While the schedule of topics is very structured, the final step offers more flexibility. I prefer to weave the topic into the cases or questions that are already discussed in supervision. In this way, the schedule of topics can be inserted into supervision organically. It uses time more efficiently by capitalizing on what is already brought into supervision. It also enhances a supervisee’s understanding of how these topics directly relate to their current clients. For example, if the topic is “diversity considerations,” you might pose questions during the case discussion or use an existing case to explore the topic deeper. Because this process is more organic, it requires that you quickly formulate the best plan to incorporate the topic.
To help explain this process better, I’ll offer a case vignette of a supervision meeting. In this example, the topic of the week is the “presenting problem or concern.” The supervisee has brought up a particular case that has been difficult for her because she does not think progress is being made in treatment. The supervisee has been discussing a client who has sought treatment for depression but reports continued depressed mood and lack of motivation. In addition, the client reports a history of addiction but has been clean for six months. The supervisee and client have been seeing each other for five sessions.
This supervisee has struggled in the past with clients who lack motivation. So, prior to this portion of the supervision session, the supervisor and supervisee focused on the countertransference that the supervisee experiences with clients with low motivation. At this point, the supervisee has had the opportunity to work through the reason for bringing up the case, and the supervisor sees an opportunity to bring in the scheduled topic.
Supervisor: As I mentioned earlier today, this week’s topic is the presenting concern, and it seems like this client might be a good fit for the topic. As you have mentioned, the client seems to lack motivation. Tell me about what the client’s presenting concern is or how the client would describe their problem.
Supervisee: Well, when we first started, he said he wanted to be less depressed, but we have not really worked on that much. He doesn’t seem to want to talk about anything when he comes in.
Supervisor: So, he identified reduced depression when he started. What other things did he mention?
Supervisee: I can’t think of anything.
Supervisor: Let’s see if we can’t expand on that a bit. It is common for clients to not have a clear description of what they want when they first start. Based upon your meetings with the client, what do you think the presenting problem or concern is?
Supervisee: I guess that is part of the challenge when I meet with him. I am still not sure. I guess he wants to reduce the depression, but it has been so hard to discuss this with him.
Supervisor: So, we have already established that he lacks motivation, which is common with people who are depressed. I wonder if we can be more specific and think about how you might describe the problem from either a behavioral, cognitive, affective or interpersonal lens?
Supervisee: Well, he has mentioned several times wanting to see his children again. He stopped seeing them after his last relapse. This might be a behavioral problem that he doesn’t see his children.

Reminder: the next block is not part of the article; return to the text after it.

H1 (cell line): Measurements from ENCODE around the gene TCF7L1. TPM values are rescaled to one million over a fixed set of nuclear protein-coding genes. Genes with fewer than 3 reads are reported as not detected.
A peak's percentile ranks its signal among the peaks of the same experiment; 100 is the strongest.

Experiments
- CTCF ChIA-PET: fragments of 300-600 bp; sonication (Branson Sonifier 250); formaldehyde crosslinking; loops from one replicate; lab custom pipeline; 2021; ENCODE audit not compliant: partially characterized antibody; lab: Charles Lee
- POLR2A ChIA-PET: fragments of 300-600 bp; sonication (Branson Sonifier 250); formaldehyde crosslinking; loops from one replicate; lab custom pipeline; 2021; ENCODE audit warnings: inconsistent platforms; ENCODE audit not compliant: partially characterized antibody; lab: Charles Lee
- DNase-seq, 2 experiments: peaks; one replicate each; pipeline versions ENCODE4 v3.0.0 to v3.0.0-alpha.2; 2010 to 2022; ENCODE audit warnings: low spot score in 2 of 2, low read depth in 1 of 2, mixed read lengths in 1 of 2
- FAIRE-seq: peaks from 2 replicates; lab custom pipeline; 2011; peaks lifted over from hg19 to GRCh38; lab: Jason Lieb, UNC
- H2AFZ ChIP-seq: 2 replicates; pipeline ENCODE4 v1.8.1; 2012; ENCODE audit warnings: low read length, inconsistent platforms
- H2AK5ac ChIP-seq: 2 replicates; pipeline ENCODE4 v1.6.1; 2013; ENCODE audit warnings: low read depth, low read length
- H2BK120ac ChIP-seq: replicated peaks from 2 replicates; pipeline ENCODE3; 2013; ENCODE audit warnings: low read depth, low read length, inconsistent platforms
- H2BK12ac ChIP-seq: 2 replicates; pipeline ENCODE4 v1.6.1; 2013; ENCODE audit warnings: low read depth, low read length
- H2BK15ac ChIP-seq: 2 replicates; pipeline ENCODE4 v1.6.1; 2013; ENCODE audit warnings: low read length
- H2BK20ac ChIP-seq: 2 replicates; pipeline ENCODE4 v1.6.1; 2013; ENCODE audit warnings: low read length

Supervisor: Great. How have you explored this area with him so far?
Supervisee: We haven’t done much. When he brings it up, I ask about what he can do to make that happen, and he just becomes upset.
Supervisor: Well, it sounds like there might be some deeper challenges there, but let’s finish up with the presenting problem. You have at least one possible goal for the client. I wonder if there are others.
Supervisee: When he talks about wanting to see his children, he has mentioned several times about how he is a failure because of his past substance use. So, I guess there could be something there regarding a cognitive-based problem.
Supervisor: So, it seems like there are maybe more specific concerns that you could bring into session.
As this vignette makes evident, the supervisor addresses the main concern brought to supervision and uses the same client to also address the day’s topic. This leads to an even richer conversation with the supervisee around some barriers to treatment, such as unclear goals. By using the existing client to discuss the topic, the supervisor is also able to skip repeating the case information, which utilizes supervision time more efficiently, and connect the topic to the clinical issues that the supervisee is wanting to address.
I prefer a more organic incorporation of the topics, but for some supervisors with less experience, this may be too challenging at first. Another option is to have set time during supervision to cover the topics. This could include doing activities such as role-plays, reviewing the major content in the topic area, selecting a client who fits well with that topic or using vignettes to discuss a topic. For example, if that week’s topic is “background and historical information,” the supervisor might role-play how to conduct an intake interview. If the week’s topic is “diagnosis,” the supervisor could include a vignette to help the supervisee work through differential diagnosis. This process can be useful when working with supervisees who are early in their development as counselors. However, it can also seem forced or too basic for more advanced supervisees or require setting aside time that might already be limited.